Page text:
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Skin-disease patients show brain immunity to faces of disgust

27 Aug 2009

People with psoriasis – an often distressing dermatological condition that causes lesions and red scaly patches on the skin – are less likely to react to looks of disgust by others than people without the condition, new research has found.

University of Manchester scientists used magnetic resonance imaging (MRI) scans to compare the brains of 26 men, half of whom had chronic psoriasis. The researchers looked at the insular cortex – a part of the brain triggered by both feelings and observations of disgust – to see how participants responded to images of disgusted faces.

The study, published in the Journal of Investigative Dermatology, found that the volunteers with psoriasis had a much weaker response in their insular cortex than the healthy volunteers, suggesting they have developed a coping mechanism to protect themselves from adverse emotional responses to their condition by others.

“Psoriasis has a significant negative impact on the physical and psychological well-being of those affected but little is known about the neurocognitive mechanisms of how patients cope with the adverse social stigma associated with visible skin lesions,” said Dr Elise Kleyn, the dermatologist who carried out the research.

“We had previously shown that psoriasis patients commonly believe that they will be evaluated solely on the basis of their skin and so often avoid social situations they think will be stressful or humiliating as a coping mechanism.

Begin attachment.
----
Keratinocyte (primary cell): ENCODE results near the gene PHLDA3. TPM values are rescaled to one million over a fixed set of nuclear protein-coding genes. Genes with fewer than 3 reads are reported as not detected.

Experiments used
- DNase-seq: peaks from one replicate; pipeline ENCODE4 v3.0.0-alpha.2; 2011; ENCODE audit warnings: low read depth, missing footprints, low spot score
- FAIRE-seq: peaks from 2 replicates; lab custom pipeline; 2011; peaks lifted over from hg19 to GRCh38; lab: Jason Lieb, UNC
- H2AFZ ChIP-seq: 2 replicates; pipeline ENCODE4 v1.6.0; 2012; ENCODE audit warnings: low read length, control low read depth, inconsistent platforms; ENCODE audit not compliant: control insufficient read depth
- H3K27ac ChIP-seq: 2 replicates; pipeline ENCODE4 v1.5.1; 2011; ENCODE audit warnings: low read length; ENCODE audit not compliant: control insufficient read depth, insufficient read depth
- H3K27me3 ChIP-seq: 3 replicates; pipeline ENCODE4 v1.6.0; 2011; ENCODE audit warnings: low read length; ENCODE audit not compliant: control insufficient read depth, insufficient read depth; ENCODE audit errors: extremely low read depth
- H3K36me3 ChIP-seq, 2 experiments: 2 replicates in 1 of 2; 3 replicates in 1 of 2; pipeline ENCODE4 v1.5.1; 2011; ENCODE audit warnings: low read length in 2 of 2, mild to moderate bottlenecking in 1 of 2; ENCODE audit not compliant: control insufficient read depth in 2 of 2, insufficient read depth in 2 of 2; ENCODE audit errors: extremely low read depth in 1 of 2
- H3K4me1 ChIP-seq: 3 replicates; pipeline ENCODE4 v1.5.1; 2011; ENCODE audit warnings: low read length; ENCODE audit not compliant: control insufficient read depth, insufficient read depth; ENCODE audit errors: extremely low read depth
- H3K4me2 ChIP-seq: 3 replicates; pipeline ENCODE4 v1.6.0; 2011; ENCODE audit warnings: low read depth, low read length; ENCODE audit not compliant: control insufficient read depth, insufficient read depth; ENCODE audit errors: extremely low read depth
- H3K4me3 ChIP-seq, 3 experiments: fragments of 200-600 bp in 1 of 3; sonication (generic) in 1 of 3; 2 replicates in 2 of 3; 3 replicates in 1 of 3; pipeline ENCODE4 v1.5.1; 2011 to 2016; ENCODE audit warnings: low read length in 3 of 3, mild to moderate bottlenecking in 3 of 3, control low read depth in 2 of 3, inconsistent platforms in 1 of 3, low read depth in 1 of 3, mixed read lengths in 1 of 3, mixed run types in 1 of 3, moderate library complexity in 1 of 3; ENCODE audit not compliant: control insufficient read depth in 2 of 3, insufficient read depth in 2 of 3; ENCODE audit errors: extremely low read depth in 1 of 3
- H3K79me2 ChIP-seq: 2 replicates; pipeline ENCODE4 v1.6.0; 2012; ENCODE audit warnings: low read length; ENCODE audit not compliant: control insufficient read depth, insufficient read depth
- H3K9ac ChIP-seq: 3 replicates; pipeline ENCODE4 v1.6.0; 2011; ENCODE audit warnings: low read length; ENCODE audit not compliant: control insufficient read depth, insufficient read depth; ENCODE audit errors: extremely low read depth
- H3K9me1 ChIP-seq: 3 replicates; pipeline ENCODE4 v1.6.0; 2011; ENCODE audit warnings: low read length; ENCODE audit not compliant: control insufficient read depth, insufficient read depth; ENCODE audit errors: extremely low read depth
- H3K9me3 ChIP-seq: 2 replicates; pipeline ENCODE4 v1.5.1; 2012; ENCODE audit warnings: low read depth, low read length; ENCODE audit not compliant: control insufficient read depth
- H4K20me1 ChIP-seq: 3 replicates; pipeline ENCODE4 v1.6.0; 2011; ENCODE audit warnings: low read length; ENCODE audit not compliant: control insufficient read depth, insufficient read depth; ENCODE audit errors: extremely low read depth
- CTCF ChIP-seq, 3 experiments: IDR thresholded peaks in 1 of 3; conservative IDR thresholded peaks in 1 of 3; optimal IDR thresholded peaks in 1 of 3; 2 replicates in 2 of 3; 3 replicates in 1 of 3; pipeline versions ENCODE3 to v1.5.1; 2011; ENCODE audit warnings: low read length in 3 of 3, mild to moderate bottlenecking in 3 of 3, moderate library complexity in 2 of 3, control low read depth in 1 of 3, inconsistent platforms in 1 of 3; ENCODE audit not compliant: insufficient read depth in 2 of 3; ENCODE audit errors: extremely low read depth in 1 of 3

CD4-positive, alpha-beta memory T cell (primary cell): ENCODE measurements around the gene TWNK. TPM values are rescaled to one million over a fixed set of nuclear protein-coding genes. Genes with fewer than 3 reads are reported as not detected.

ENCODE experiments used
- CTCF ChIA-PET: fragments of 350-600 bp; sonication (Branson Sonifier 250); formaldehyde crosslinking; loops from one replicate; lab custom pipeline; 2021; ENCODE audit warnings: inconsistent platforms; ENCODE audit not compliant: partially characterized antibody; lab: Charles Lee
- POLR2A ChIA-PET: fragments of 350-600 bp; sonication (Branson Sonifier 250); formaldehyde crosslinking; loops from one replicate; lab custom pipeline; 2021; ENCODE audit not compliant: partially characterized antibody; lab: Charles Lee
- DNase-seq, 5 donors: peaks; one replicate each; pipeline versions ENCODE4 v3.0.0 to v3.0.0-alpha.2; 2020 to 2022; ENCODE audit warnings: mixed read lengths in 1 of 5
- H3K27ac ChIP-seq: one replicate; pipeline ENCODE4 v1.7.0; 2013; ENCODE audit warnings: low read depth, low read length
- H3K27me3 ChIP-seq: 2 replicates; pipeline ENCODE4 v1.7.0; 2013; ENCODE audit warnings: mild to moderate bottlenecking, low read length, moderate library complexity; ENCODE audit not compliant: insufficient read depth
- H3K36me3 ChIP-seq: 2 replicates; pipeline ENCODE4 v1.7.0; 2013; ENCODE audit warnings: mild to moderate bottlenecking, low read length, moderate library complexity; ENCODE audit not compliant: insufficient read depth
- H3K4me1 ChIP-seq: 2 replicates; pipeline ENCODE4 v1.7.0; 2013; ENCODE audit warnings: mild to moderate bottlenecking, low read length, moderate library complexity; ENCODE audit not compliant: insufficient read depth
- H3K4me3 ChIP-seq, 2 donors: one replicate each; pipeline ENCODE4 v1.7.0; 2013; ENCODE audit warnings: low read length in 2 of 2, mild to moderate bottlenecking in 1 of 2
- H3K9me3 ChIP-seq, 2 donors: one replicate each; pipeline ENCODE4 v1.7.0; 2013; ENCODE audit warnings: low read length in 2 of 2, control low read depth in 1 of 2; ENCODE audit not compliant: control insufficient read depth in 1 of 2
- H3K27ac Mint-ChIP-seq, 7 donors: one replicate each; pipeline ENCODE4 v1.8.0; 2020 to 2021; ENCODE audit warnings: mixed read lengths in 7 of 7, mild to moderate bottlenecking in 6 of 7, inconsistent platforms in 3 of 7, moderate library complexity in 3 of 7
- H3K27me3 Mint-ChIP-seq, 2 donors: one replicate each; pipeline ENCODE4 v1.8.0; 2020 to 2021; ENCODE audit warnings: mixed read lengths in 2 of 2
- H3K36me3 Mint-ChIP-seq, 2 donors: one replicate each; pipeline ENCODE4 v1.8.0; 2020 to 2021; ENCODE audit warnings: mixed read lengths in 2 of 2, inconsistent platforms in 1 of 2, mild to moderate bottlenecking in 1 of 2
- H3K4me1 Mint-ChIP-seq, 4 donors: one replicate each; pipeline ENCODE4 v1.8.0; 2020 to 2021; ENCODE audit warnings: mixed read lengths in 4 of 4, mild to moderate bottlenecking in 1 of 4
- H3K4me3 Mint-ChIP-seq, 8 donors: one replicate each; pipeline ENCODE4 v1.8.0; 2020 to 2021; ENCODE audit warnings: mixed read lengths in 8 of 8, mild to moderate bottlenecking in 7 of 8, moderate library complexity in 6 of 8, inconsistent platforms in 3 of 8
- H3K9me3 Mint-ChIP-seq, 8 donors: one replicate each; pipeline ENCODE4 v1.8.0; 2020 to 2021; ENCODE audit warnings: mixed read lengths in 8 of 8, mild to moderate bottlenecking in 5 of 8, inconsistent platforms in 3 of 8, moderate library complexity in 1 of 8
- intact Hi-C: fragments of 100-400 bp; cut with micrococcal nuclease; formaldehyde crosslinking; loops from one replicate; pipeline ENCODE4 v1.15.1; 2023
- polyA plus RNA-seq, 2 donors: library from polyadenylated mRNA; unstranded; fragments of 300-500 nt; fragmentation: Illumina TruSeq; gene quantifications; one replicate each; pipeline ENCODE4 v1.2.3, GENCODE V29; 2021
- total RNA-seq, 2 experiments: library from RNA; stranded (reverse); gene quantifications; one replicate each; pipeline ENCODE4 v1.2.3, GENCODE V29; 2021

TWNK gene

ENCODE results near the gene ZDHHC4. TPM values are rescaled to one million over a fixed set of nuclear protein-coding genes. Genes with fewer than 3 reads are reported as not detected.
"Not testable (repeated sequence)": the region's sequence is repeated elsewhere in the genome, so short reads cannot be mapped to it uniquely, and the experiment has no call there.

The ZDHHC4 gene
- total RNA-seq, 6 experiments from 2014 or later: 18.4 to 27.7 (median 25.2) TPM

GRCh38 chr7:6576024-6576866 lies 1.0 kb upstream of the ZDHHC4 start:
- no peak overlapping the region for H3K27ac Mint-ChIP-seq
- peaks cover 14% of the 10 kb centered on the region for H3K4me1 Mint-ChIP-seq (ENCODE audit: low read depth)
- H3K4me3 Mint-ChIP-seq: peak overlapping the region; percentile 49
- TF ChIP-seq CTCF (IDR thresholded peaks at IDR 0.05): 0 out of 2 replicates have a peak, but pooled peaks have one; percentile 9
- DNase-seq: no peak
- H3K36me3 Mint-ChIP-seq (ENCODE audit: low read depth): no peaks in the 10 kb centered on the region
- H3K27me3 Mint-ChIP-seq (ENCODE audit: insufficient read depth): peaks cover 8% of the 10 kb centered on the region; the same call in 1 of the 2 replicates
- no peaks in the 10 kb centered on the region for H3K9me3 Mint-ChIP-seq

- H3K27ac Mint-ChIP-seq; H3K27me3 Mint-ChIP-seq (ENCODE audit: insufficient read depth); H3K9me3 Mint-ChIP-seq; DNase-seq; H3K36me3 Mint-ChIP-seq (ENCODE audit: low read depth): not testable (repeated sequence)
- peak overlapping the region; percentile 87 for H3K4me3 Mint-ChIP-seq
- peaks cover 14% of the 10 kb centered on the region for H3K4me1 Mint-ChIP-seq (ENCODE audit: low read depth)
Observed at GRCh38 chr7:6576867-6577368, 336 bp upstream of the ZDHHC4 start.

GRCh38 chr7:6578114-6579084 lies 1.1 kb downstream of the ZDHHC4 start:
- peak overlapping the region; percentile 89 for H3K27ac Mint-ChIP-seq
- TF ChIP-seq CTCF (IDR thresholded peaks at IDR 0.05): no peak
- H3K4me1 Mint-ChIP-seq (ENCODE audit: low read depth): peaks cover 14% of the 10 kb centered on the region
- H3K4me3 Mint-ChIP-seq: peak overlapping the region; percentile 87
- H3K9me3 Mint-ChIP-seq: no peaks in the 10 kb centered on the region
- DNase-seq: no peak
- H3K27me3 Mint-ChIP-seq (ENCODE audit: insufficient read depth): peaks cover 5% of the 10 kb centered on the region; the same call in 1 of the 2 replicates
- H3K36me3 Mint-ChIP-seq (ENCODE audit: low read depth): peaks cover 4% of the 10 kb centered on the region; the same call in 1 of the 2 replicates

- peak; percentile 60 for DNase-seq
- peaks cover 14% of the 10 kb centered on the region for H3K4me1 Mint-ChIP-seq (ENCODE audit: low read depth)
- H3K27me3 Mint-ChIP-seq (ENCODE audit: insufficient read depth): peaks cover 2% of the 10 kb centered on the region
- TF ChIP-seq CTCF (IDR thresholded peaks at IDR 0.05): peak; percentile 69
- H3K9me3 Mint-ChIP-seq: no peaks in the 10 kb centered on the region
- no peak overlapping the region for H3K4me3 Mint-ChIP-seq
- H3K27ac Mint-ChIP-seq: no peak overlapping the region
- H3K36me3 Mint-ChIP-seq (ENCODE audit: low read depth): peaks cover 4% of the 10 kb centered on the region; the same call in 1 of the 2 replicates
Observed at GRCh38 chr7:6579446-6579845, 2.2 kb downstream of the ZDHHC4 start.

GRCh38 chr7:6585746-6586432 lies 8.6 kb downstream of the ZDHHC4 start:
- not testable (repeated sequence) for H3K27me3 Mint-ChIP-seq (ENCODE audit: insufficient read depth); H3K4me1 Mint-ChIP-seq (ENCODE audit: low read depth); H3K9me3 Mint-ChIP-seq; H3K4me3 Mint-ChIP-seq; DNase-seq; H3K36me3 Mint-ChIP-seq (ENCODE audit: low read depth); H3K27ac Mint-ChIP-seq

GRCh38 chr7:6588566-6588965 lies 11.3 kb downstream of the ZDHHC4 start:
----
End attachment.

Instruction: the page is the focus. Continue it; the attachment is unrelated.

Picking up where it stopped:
“For this study we wanted to investigate whether the social impact of psoriasis is associated with altered cognitive processing in response to facial expressions of disgust by measuring brain activity in the insular cortex.

“We found a significantly reduced response in the insular cortex in the patients compared with the control volunteers when observing disgusted faces, but also that patients were half as likely to recognise that a face was expressing disgust. This was not the case for other facial expressions, such as fear.”

The research team, which was headed by world-renowned dermatologist Professor Chris Griffiths, believe that one explanation for their findings is that psoriasis patients develop a coping mechanism to protect them from stressful emotional responses by blocking the processing of disgusted facial expressions encountered in others.

Dr Kleyn added: “We believe that other stigmatising conditions, such as severe acne or scarring, may elicit similar findings, although further research is clearly needed. We think the insights provided by this study, however, could generate new strategies for managing stigmatising skin diseases.”

Ends

Notes for editors

A copy of the paper is available on request.

For further information contact:

Aeron Haworth
Media Relations
Faculty of Medical and Human Sciences
The University of Manchester

Tel: 0161 275 8383
Mob: 07717 881563
Email: aeron.haworth@manchester.ac.uk